As the cost of gas and oil increases, maybe it is time to consider a free-standing wood pellet stove or wood pellet stove insert. The following are some important things to consider when deciding if one of these would work for you. Before you put your money into a pellet stove, contact your insurance company to find out if your insurance rates will go up if you have a pellet stove installed. If you don’t let them know so they can update your policy, your insurance coverage can become invalid.


There are two types of pellet stoves: free-standing stoves and pellet inserts. The insert type is typically installed into an existing fireplace. The variables that determine the costs of installing an insert over a fireplace include the age of the fireplace, the condition of the flue, and interior and exterior chimney. If those three things are in good shape and can function as they need to, you won’t have the cost of repairs to add to the cost of the stove.

The stove insert should be positioned in the fireplace to get as much aeration as possible and so that the smoke can move up through the chimney easily. You will need a surround to finish the front of the fireplace once the stove has been installed.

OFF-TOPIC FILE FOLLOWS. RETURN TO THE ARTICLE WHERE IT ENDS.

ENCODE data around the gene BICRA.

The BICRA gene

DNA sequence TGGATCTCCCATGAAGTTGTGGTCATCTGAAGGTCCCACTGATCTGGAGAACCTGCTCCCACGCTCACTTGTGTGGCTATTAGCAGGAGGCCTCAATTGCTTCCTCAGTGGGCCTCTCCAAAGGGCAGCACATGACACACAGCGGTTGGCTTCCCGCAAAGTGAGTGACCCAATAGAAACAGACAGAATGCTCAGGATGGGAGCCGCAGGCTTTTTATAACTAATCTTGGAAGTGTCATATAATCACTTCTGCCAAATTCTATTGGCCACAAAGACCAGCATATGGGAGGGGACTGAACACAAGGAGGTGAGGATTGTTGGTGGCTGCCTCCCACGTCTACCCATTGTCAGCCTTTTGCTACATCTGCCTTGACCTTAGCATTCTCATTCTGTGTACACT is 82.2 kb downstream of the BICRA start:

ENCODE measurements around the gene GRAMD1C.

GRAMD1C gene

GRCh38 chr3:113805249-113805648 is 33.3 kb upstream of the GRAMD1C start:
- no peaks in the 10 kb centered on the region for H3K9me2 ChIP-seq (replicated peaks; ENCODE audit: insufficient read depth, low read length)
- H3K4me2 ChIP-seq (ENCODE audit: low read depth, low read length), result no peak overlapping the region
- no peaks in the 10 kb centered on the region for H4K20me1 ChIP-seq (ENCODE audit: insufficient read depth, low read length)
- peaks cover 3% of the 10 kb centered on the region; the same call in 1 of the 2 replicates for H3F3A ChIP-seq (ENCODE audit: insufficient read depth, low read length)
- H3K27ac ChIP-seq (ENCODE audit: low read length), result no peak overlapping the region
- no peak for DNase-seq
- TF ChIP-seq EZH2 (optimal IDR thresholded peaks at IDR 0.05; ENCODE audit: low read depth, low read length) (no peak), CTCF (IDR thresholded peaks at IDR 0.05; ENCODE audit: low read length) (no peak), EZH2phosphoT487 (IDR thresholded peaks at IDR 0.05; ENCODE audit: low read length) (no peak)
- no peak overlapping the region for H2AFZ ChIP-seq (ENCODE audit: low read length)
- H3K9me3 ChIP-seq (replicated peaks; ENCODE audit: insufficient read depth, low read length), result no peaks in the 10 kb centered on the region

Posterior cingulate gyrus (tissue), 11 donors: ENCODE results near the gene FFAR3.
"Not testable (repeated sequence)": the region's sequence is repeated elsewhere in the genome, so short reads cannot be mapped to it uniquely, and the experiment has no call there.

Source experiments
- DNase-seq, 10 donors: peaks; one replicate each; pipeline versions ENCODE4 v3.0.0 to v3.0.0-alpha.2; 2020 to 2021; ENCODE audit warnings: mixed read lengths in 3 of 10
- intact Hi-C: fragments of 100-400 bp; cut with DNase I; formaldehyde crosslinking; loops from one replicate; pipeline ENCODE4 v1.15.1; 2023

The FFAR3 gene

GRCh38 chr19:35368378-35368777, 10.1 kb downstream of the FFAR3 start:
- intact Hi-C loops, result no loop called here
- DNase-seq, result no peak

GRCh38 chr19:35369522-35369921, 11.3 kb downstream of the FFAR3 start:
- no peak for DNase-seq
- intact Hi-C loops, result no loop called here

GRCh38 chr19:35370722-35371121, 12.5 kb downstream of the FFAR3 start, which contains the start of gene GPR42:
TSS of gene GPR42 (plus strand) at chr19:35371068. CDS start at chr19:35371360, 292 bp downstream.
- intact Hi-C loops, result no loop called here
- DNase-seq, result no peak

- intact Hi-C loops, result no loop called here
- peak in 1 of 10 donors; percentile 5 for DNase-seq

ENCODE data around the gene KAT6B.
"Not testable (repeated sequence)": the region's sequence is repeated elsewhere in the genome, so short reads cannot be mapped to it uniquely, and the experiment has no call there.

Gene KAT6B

One of the great benefits of a free-standing wood pellet stove is that you can put it anywhere in your house as long as you are close enough to an outside wall to vent it to the outside. There are building codes that indicate how far away the stove needs to be from walls to the sides and in front of it as well as how far it needs to be from any combustibles. Once you have made the decision to purchase a wood pellet stove, we recommend you consult with a professional installer to determine the optimal place to put your stove and the correct size of stove for the square footage of your house.